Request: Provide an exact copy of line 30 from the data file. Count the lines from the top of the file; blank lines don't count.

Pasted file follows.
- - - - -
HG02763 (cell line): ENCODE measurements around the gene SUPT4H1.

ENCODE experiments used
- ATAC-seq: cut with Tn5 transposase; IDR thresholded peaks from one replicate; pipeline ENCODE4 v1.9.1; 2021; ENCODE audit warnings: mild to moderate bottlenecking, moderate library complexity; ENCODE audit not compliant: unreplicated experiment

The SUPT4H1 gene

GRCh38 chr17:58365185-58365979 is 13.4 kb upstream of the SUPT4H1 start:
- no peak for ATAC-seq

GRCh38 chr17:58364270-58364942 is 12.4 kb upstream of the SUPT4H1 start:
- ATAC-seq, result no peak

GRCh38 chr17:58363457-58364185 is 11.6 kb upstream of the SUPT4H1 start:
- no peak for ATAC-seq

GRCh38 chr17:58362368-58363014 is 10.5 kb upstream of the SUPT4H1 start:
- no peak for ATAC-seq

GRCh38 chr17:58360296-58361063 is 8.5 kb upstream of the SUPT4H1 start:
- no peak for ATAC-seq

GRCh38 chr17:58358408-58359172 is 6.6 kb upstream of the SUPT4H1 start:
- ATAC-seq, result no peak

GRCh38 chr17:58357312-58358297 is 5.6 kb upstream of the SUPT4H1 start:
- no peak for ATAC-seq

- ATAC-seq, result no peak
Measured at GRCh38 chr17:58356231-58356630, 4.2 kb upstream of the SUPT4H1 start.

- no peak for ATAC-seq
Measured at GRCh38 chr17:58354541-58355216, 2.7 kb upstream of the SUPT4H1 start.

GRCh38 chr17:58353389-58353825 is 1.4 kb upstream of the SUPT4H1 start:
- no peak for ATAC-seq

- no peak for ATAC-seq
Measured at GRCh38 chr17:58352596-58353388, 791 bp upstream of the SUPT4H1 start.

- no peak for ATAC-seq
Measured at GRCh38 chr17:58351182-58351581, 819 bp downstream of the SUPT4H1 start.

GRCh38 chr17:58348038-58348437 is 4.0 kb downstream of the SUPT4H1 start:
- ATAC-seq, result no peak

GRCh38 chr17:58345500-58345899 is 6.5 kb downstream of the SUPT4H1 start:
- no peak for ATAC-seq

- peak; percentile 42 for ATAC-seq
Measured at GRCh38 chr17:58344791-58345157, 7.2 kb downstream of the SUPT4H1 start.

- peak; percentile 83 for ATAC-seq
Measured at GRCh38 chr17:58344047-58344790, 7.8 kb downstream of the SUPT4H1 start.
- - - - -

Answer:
- ATAC-seq, result no peak